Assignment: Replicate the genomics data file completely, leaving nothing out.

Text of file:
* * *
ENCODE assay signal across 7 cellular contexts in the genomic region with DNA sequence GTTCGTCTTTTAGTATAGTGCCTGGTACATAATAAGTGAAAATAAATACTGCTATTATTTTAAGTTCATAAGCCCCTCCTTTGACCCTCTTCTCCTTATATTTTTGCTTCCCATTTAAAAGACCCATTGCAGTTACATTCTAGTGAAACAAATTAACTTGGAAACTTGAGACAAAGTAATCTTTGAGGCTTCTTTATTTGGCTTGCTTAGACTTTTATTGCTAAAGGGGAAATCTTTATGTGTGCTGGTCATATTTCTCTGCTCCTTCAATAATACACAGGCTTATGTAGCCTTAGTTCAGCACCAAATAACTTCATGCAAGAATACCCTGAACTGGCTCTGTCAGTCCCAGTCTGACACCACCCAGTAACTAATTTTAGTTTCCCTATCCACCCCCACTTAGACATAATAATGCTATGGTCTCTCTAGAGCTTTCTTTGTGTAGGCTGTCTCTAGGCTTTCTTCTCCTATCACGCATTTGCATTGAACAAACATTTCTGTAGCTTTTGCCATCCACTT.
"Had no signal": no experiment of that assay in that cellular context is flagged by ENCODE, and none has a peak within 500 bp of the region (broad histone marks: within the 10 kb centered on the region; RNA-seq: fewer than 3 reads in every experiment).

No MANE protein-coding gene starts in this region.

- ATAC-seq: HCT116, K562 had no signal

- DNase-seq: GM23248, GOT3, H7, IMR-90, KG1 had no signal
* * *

ENCODE assay signal across 7 cellular contexts in the genomic region with DNA sequence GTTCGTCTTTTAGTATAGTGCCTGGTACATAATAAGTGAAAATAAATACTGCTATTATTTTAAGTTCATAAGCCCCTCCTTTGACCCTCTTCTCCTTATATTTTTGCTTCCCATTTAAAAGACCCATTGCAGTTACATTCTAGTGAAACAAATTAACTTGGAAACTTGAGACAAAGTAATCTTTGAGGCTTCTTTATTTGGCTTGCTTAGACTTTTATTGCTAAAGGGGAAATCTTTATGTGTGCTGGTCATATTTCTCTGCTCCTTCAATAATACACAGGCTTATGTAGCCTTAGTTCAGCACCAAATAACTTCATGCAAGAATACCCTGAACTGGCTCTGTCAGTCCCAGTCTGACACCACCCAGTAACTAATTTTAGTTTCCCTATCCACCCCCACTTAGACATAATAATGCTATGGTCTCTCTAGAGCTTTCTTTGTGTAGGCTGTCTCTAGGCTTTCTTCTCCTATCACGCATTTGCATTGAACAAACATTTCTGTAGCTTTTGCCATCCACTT.
"Had no signal": no experiment of that assay in that cellular context is flagged by ENCODE, and none has a peak within 500 bp of the region (broad histone marks: within the 10 kb centered on the region; RNA-seq: fewer than 3 reads in every experiment).

No MANE protein-coding gene starts in this region.

- ATAC-seq: HCT116, K562 had no signal

- DNase-seq: GM23248, GOT3, H7, IMR-90, KG1 had no signal